In 1999, while looking for a building in which to house his dream, our founder Godfrey Pasmore, was offered a partially abandoned stone barn on the Macdonald Campus of McGill University. This centennial building has a very unique history.
In 1907, Sir William Macdonald financed the construction of a facility to be used as “a rural college (where students) …. might learn improved methods of farming and be trained in the science of agriculture”. His instructions were simple: The architects were to design a barn “in the Scottish style” with the stipulation that minimizing the risk of fire must be a major consideration in its design. His concern with fire can probably be attributed to the loss of the family home and barn on Prince Edward island in 1889. As well, McGill’s Engineering Building, which had been rebuilt with his financial help, was destroyed by fire in 1907.
For fire prevention reasons, the main building for the herd of Ayrshire cattle was built of stone with a roof cast in concrete slabs. There was, of course, no heating system as the body heat emanating from the animals would keep the inside temperature warm. Kerosene lanterns were the only source of light in the barn, and stray sparks could easily ignite the hay and straw used for fodder and bedding. For this reason, there was never more than a single day’s requirement of these flammable materials within the main building. The hay and straw were stored in two barns some distant away. Each morning, the daily allotment was carried through a corrugated steel breezeway to a 50-foot-long stone and concrete “tunnel” that connected the breezeway to the cattle barn. Ironically, the hay and straw barns were lost to fire some years ago, although their foundation slabs can still be seen.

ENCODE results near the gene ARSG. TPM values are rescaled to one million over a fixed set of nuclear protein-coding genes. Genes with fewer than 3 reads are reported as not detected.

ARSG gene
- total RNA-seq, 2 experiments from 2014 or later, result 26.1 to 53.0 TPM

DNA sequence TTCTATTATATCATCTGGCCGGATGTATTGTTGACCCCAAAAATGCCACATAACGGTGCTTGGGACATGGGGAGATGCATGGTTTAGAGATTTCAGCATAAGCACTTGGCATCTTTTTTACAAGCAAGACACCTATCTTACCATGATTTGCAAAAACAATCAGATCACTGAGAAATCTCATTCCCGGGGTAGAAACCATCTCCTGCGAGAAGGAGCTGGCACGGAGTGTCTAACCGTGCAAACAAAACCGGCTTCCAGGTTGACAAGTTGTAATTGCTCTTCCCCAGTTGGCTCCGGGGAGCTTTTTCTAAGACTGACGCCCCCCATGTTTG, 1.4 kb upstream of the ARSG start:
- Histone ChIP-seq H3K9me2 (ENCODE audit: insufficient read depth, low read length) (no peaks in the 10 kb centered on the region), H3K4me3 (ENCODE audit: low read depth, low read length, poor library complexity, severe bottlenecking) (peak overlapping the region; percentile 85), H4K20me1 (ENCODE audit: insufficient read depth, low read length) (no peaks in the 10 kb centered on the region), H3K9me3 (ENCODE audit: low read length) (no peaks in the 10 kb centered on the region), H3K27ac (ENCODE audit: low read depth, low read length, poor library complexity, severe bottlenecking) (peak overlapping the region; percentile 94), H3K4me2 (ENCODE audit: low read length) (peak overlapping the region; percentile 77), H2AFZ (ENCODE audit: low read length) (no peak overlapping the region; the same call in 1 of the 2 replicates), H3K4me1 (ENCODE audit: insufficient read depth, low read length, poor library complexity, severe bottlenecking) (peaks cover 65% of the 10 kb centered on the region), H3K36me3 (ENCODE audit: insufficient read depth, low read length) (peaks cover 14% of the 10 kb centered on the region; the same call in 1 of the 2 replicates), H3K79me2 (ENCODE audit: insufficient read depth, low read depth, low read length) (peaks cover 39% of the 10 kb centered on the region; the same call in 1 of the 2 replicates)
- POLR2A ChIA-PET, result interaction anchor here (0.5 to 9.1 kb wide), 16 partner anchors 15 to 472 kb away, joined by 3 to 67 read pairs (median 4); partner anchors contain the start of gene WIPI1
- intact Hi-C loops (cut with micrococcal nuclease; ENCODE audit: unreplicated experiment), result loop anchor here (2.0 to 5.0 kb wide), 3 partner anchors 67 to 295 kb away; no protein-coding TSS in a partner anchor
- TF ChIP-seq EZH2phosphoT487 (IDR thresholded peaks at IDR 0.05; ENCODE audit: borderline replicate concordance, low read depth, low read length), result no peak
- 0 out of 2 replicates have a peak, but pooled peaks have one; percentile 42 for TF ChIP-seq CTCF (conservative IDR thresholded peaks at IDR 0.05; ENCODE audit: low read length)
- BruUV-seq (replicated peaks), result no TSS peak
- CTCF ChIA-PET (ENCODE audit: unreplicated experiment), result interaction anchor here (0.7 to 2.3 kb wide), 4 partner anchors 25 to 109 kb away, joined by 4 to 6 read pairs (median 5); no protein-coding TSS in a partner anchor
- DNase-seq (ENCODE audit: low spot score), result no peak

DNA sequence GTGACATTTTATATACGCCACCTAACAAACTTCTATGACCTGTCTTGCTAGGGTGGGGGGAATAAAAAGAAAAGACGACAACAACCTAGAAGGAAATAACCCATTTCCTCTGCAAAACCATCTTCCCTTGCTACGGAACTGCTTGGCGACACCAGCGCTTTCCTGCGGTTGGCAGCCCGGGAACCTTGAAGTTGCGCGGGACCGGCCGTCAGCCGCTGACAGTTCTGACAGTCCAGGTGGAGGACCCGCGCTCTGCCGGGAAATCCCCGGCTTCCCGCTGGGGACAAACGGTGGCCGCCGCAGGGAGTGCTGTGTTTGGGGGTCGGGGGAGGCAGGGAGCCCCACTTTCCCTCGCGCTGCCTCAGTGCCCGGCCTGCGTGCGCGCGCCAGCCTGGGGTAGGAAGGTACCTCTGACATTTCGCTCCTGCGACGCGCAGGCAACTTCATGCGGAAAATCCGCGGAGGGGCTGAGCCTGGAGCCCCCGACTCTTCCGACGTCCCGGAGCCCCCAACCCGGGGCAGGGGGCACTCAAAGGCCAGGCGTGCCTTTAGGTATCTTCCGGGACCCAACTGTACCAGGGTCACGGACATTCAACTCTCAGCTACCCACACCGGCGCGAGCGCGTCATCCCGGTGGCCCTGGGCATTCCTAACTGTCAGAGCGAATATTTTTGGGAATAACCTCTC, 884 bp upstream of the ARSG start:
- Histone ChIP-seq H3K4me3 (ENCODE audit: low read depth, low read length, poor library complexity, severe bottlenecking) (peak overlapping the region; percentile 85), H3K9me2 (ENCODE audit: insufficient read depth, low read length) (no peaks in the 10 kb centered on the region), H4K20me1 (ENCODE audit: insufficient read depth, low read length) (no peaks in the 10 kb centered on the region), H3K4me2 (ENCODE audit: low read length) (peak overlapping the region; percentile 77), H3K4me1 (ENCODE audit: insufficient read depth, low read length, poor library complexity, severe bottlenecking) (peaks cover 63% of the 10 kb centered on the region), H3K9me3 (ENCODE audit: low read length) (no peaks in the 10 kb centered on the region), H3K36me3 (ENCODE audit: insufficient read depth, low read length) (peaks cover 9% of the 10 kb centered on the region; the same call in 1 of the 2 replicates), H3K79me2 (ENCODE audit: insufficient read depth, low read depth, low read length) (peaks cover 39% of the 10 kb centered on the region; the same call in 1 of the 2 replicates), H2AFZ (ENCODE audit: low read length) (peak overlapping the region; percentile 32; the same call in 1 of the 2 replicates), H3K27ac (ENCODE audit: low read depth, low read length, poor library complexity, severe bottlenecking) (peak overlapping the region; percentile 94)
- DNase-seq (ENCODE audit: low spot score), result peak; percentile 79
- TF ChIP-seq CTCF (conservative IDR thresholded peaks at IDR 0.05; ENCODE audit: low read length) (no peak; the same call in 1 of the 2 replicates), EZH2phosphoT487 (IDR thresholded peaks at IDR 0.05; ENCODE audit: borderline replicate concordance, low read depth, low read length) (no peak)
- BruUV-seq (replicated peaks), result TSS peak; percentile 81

In 1999, renovation of this Heritage building, affectionately known as “The Old Stone Barn” and home of the fledging Canadian Aviation Heritage Centre, began. All manner of tasks awaited the volunteers; shovelling out knee-high bird dung in the silos, installing bathrooms, constructing new walls and electrical systems, and installing a new roof, just to name a few. The transformation has been remarkable and the “Old Stone Barn” is constantly being renovated and maintained year after year, helping to preserve this important historical building and create more space for the Museum’s growth.